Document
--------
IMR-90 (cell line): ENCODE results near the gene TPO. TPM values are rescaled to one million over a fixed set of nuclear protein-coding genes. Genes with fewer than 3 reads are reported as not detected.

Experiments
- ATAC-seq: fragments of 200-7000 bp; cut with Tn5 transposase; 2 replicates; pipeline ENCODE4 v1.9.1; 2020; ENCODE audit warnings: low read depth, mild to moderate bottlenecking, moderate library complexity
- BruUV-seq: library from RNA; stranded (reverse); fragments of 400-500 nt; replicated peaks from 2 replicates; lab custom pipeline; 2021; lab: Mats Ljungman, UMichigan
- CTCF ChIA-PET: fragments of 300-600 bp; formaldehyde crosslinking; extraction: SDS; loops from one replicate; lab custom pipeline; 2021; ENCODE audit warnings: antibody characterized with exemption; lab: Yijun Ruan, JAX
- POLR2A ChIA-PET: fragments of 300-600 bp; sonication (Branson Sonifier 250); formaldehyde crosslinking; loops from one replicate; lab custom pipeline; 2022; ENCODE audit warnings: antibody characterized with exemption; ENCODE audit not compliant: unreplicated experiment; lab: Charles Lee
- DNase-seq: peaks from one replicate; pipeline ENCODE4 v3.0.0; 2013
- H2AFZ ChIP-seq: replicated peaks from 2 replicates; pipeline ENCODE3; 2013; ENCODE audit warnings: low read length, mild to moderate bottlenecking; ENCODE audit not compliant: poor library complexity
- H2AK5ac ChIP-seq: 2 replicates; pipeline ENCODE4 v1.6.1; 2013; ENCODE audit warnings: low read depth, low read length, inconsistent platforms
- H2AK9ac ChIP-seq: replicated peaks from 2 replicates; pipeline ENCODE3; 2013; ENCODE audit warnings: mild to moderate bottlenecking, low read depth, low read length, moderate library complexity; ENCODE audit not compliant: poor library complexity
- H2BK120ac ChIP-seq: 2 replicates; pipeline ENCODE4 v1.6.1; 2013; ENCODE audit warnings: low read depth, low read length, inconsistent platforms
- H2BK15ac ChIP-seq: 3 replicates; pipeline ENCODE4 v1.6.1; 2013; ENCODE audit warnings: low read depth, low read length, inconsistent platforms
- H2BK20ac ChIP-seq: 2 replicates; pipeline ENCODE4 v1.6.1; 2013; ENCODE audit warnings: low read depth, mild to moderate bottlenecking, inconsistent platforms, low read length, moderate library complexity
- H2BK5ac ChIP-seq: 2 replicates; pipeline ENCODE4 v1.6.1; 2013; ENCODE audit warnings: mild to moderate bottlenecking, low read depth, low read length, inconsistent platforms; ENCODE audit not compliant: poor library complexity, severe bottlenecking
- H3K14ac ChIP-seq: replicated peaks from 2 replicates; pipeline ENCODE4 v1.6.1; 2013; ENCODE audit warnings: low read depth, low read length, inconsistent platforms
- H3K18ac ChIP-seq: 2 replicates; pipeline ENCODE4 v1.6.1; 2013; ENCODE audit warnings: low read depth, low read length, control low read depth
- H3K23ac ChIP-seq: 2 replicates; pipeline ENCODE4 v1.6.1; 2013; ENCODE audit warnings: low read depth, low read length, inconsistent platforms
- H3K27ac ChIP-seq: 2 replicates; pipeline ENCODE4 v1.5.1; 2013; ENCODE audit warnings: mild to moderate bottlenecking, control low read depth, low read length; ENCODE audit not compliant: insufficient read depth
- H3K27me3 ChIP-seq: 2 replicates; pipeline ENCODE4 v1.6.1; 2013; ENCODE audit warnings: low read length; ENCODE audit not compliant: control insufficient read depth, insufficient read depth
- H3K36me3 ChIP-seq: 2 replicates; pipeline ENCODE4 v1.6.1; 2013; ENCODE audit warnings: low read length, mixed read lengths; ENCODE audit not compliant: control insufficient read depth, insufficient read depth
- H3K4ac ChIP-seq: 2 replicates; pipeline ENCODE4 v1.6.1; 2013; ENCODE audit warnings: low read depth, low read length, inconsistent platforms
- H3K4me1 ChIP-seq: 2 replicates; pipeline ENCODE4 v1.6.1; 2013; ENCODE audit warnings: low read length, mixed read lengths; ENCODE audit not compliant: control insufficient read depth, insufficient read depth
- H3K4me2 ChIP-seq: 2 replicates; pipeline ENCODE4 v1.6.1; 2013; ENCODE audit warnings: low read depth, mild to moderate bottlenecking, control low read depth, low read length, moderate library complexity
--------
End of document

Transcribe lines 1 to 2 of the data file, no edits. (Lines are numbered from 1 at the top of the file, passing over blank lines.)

IMR-90 (cell line): ENCODE results near the gene TPO. TPM values are rescaled to one million over a fixed set of nuclear protein-coding genes. Genes with fewer than 3 reads are reported as not detected.

Experiments